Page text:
Fukushima Fuel Rods May Have
Fukushima Power Plant
EMF Protection Devices
Magnetic Field Detector
2 December 2011
Fuel rods inside one of the
reactors at the Fukushima Daiichi nuclear power plant may
have completely melted and bored most of the way through a
concrete floor, the reactor's last line of defence before
its steel outer casing, the plant's operator said.
Tokyo Electric Power (Tepco) said in a report that fuel
inside reactor No 1 appeared to have dropped through its
inner pressure vessel and into the outer containment vessel,
indicating that the accident was more severe than first
The revelation that the plant
may have narrowly averted a disastrous"China
comes days after reports that the company had dismissed a
2008 warning that the plant was inadequately
prepared to resist a tsunami.
Tepco revised its view of the
damage inside the No 1 reactor – one of three that suffered
meltdown soon after the 11 March disaster – after running a
new simulation of the accident.
It would not comment on the
exact position of the molten fuel, or on how much of it is
exposed to water being pumped in to cool the reactor. More
than nine months into the crisis, workers are still unable
to gauge the damage directly because of dangerously high
levels of radiation inside the reactor building.
"Uncertainty involved in the
analysis is significant, due to the uncertain nature of the
original conditions and data used," Tepco said in a report.
It said the concrete "could have been penetrated", but added
that the fuel remained inside the reactor's outer casing.
Previously, the firm had said
that only some of the fuel had burned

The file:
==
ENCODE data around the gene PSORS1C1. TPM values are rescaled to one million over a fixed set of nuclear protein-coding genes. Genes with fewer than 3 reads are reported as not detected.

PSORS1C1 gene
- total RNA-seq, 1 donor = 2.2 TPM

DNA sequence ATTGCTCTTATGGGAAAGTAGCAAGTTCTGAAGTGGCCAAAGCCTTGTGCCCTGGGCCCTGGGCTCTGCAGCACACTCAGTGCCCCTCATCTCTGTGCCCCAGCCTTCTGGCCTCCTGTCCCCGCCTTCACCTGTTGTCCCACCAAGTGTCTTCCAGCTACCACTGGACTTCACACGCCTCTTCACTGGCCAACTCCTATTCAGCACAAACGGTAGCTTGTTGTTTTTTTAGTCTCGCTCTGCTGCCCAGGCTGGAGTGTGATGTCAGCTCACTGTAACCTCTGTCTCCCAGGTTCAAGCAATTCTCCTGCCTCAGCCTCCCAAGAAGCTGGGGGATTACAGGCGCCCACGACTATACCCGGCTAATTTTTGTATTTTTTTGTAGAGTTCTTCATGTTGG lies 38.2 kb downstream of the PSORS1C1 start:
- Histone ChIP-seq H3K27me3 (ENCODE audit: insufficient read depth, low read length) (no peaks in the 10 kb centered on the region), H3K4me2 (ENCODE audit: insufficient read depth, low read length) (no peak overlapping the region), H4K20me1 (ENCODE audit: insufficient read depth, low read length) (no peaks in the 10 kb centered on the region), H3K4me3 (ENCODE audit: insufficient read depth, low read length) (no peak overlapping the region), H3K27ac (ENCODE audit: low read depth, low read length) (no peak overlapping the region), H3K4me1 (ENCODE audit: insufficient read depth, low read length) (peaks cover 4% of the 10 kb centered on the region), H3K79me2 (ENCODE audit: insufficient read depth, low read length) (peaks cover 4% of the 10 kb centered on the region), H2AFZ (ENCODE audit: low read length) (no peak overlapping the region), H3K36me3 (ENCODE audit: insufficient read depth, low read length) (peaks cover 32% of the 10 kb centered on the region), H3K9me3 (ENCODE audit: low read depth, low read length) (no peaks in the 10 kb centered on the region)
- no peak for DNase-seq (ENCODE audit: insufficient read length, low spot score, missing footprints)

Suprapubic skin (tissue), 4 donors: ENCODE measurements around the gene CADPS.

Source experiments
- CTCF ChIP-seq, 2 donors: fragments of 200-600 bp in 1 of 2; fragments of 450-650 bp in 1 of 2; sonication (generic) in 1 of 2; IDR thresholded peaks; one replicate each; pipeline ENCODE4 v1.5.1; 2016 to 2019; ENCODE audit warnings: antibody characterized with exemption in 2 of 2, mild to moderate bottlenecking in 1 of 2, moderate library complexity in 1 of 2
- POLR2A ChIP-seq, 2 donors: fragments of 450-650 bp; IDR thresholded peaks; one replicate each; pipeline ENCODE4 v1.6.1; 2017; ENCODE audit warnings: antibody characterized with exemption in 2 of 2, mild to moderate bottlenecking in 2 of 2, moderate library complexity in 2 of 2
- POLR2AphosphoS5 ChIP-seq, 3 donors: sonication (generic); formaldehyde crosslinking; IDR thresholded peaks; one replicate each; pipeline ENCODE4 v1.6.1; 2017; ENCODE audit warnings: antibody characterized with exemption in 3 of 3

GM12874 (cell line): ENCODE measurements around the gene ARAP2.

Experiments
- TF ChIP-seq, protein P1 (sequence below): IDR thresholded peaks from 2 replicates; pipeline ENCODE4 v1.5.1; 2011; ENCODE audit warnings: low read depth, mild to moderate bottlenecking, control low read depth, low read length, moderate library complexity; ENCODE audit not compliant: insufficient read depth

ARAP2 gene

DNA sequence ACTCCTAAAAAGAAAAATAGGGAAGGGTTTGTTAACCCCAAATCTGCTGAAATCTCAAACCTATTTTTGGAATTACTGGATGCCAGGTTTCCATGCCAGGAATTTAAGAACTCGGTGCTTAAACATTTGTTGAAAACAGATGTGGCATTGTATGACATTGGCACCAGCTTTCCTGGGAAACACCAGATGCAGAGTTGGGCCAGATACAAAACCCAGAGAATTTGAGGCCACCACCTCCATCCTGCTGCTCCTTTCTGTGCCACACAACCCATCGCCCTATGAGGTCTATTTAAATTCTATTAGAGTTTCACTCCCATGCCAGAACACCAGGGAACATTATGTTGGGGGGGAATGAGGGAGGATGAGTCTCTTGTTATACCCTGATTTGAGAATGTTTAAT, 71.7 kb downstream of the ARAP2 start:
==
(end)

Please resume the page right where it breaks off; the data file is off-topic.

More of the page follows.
through its inner pressure vessel and dropped into the
"Almost no fuel remains at
its original position," Tepco said. The simulation shows
that the fuel may have penetrated the concrete floor by up
to 65cm, just 37cm from the reactor's outer steel wall.
Tepco said that about 60% of
the fuel in the two other reactors that experienced meltdown
had dropped onto the concrete base, but had caused less
After the tsunami, workers at
the site stopped injecting reactor No 1 with water for about
14 hours, resulting in more serious damage than sustained by
the two other reactors.
The company added, however,
that fuel in all three reactors was being kept stable by
cooling water, adding that the erosion had stopped.
It said the findings would
not affect plans to bring the reactors to a safe state,
known as cold shutdown, possibly by the middle of the month.
Japanese authorities may
announce cold shutdown on 16 December, the Yomiuri Shimbun
reported on Friday. That stage is reached when water used to
cool the fuel rods remains below boiling point, thereby
preventing the fuel from heating up again.
Stabilising the reactors is
just the first stage of the operation to resolve the crisis.
Tepco has said it won't be able to begin removing the fuel
for another 10 years. Decommissioning
the plant could take at least 30 years.